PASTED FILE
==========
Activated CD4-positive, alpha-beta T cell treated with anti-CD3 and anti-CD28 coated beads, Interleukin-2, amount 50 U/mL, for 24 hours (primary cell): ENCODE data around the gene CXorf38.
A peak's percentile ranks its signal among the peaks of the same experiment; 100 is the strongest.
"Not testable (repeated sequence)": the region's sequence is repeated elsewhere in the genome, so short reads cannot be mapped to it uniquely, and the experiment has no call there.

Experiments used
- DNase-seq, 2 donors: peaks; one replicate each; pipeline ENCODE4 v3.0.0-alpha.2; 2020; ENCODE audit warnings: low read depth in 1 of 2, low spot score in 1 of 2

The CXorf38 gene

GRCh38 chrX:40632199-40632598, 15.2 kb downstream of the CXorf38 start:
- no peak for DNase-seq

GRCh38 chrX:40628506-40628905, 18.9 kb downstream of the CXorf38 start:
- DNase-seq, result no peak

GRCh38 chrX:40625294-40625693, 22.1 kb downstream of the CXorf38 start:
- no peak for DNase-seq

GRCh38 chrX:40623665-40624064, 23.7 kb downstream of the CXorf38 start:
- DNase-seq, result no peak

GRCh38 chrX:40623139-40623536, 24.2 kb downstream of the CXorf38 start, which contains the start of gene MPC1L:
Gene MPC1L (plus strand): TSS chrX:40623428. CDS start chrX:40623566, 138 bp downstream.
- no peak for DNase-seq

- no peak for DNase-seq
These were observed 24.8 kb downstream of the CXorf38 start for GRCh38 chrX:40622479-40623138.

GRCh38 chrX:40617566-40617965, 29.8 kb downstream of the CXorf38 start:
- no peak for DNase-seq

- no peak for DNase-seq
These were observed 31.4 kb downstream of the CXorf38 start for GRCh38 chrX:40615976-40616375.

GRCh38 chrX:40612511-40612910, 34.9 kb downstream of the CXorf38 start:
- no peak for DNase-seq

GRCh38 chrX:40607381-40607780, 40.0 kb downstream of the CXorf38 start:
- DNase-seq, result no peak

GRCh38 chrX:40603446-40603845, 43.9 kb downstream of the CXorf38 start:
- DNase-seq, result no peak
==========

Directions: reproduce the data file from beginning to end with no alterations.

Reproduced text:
Activated CD4-positive, alpha-beta T cell treated with anti-CD3 and anti-CD28 coated beads, Interleukin-2, amount 50 U/mL, for 24 hours (primary cell): ENCODE data around the gene CXorf38.
A peak's percentile ranks its signal among the peaks of the same experiment; 100 is the strongest.
"Not testable (repeated sequence)": the region's sequence is repeated elsewhere in the genome, so short reads cannot be mapped to it uniquely, and the experiment has no call there.

Experiments used
- DNase-seq, 2 donors: peaks; one replicate each; pipeline ENCODE4 v3.0.0-alpha.2; 2020; ENCODE audit warnings: low read depth in 1 of 2, low spot score in 1 of 2

The CXorf38 gene

GRCh38 chrX:40632199-40632598, 15.2 kb downstream of the CXorf38 start:
- no peak for DNase-seq

GRCh38 chrX:40628506-40628905, 18.9 kb downstream of the CXorf38 start:
- DNase-seq, result no peak

GRCh38 chrX:40625294-40625693, 22.1 kb downstream of the CXorf38 start:
- no peak for DNase-seq

GRCh38 chrX:40623665-40624064, 23.7 kb downstream of the CXorf38 start:
- DNase-seq, result no peak

GRCh38 chrX:40623139-40623536, 24.2 kb downstream of the CXorf38 start, which contains the start of gene MPC1L:
Gene MPC1L (plus strand): TSS chrX:40623428. CDS start chrX:40623566, 138 bp downstream.
- no peak for DNase-seq

- no peak for DNase-seq
These were observed 24.8 kb downstream of the CXorf38 start for GRCh38 chrX:40622479-40623138.

GRCh38 chrX:40617566-40617965, 29.8 kb downstream of the CXorf38 start:
- no peak for DNase-seq

- no peak for DNase-seq
These were observed 31.4 kb downstream of the CXorf38 start for GRCh38 chrX:40615976-40616375.

GRCh38 chrX:40612511-40612910, 34.9 kb downstream of the CXorf38 start:
- no peak for DNase-seq

GRCh38 chrX:40607381-40607780, 40.0 kb downstream of the CXorf38 start:
- DNase-seq, result no peak

GRCh38 chrX:40603446-40603845, 43.9 kb downstream of the CXorf38 start:
- DNase-seq, result no peak